William Voegeli takes on the idea that “it’s absurd to cut spending because we tax the wealthiest Americans less today than we did in 1955”.
First he illustrates that today’s rich pay more in taxes than the rich of 1955 did. (They pay more in real dollar terms, even if they do pay less in percentage terms.) Then he cuts to the core of the moral argument.
If the principle is that the rich should pay higher taxes because they can more easily bear the rates, then we should keep raising tax rates until the rich can no longer bear them—until, that is, they're no longer rich. One need not be rich to find this prospect disquieting. A government that can take whatever it wants strikes a lot of people as unfair, and unfree.
He also points out that (many) blue states are net federal taxpayers while (many) red states are net federal tax recipients because “states with wealthier residents pay higher federal taxes per capita thanks to the progressive structure of the income tax”. If you don’t like the idea of states subsidizing each others’ residents, you need to scale back (or eliminate) the progressivity of the federal income tax.
I like this welfare reform idea too.
Buckley would confine eligibility for [Federal] welfare state programs to Americans living in states whose median income was below the national average. Because Buckley thought it was economically and politically debilitating to "turn the skies black with criss-crossing dollars," his reform would ground a lot of those dollars. Federal welfare expenditures would shrink, as the number of people eligible for them was limited, and prosperous states would pay for their own welfare programs without the transit and administrative fees of sending them on to Washington and then back to the states.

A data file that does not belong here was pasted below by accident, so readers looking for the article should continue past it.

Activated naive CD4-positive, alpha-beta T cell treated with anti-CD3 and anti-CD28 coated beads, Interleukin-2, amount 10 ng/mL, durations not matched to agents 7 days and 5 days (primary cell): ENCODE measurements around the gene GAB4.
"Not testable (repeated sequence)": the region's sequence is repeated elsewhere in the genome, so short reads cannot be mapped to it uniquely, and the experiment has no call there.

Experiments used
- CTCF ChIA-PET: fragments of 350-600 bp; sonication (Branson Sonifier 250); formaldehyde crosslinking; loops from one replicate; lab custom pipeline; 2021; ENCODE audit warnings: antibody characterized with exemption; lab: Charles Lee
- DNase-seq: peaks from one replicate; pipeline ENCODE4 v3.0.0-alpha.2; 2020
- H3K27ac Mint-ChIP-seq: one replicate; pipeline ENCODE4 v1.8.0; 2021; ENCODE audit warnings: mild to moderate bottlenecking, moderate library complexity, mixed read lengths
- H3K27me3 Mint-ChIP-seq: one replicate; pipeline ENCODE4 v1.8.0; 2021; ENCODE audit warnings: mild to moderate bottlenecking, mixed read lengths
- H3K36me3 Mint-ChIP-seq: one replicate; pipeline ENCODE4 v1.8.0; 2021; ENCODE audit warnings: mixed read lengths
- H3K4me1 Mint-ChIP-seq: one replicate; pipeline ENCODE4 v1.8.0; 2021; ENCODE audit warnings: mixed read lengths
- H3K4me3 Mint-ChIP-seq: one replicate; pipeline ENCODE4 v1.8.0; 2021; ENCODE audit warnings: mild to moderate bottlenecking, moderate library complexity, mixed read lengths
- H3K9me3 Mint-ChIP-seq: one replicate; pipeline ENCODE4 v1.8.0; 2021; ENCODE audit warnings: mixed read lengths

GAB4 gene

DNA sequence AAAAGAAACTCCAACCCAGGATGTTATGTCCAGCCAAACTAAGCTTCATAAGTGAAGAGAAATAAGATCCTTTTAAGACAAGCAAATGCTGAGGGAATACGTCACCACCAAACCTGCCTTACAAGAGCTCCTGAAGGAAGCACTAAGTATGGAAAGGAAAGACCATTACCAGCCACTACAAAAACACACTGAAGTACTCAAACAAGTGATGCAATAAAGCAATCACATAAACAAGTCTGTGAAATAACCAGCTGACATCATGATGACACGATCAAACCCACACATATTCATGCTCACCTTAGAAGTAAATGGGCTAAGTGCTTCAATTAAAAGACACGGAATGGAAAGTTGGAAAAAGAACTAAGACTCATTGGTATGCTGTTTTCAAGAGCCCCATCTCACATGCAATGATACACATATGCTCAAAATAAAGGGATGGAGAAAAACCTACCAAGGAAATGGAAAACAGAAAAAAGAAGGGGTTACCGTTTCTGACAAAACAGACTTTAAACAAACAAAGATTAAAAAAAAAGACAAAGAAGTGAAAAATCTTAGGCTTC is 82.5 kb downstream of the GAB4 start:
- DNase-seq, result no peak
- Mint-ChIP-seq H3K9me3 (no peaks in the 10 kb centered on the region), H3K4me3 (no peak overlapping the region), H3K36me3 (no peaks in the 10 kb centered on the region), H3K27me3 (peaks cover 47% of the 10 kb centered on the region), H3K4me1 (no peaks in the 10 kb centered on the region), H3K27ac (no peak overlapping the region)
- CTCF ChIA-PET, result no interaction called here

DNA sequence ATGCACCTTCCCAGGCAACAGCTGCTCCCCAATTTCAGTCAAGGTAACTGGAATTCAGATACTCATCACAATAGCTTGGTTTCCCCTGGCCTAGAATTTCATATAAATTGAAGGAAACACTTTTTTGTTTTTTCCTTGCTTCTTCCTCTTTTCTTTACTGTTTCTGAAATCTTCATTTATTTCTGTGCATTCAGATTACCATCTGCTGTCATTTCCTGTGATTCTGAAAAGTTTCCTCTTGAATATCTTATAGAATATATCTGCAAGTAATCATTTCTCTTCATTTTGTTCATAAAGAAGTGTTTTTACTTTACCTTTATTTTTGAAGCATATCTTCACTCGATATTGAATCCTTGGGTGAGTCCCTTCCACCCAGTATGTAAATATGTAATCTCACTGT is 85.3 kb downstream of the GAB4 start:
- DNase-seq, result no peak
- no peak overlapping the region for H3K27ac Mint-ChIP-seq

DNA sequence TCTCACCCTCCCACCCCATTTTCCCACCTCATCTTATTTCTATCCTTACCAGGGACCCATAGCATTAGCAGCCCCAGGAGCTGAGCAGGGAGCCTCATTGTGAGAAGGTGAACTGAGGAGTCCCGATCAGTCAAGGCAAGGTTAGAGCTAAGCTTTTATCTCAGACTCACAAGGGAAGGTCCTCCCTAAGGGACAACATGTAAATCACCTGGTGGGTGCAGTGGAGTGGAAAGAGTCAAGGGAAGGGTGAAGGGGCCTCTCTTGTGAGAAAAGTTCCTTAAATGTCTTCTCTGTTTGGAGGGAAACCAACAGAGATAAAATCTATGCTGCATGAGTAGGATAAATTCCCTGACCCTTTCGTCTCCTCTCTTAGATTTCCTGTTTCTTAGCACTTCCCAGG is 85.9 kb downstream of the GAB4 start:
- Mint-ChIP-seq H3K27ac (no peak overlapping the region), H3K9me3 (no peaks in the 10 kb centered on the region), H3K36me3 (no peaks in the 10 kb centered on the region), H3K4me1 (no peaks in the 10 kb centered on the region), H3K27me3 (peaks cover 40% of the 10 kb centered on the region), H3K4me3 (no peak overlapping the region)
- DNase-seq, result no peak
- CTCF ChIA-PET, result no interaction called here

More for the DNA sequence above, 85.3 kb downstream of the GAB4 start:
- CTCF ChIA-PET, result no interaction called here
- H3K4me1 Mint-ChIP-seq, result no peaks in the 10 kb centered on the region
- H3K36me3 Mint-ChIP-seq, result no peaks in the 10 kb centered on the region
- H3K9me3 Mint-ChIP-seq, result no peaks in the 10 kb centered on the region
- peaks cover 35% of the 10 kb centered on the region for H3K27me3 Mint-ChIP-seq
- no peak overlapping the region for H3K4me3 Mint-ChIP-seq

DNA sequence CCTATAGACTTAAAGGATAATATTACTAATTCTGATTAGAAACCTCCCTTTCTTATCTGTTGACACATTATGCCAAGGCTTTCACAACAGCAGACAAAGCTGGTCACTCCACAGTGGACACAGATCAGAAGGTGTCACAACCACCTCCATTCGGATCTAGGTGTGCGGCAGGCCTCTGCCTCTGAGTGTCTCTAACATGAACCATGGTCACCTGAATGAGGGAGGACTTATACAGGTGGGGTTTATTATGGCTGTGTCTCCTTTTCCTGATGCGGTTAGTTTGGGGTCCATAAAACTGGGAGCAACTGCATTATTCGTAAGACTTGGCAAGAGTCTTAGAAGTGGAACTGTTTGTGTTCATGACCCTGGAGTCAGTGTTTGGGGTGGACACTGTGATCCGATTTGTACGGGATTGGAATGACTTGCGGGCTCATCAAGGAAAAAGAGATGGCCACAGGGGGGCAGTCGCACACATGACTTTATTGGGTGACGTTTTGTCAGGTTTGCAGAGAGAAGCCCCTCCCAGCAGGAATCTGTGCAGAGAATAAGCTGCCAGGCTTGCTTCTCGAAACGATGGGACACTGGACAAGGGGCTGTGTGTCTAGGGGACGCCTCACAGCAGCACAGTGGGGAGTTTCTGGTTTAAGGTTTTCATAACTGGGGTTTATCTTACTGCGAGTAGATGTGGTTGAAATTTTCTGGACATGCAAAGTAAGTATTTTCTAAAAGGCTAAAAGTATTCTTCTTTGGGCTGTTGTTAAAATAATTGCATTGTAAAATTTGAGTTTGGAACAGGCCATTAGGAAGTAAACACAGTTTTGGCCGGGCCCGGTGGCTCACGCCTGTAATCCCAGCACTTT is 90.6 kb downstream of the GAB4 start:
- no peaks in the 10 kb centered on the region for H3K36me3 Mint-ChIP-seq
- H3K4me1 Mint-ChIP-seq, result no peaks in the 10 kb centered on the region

This reform would do much to take power away from Washington, D.C.
Only the poorest states would receive moneys from Washington. The more well to do states would spend their own money on welfare programs. Of course, they do that today too. But right now, that money goes through Washington (in the form of federal income taxes), where policitians get to attach rules and conditions to it, before sending it back to the states (as Medicaid payments or transportation funds or something else). If this reform were implemented, policitians would have many fewer opportunities to meddle and states would have a much greater freedom of action. That’s what I call a win-win scenario.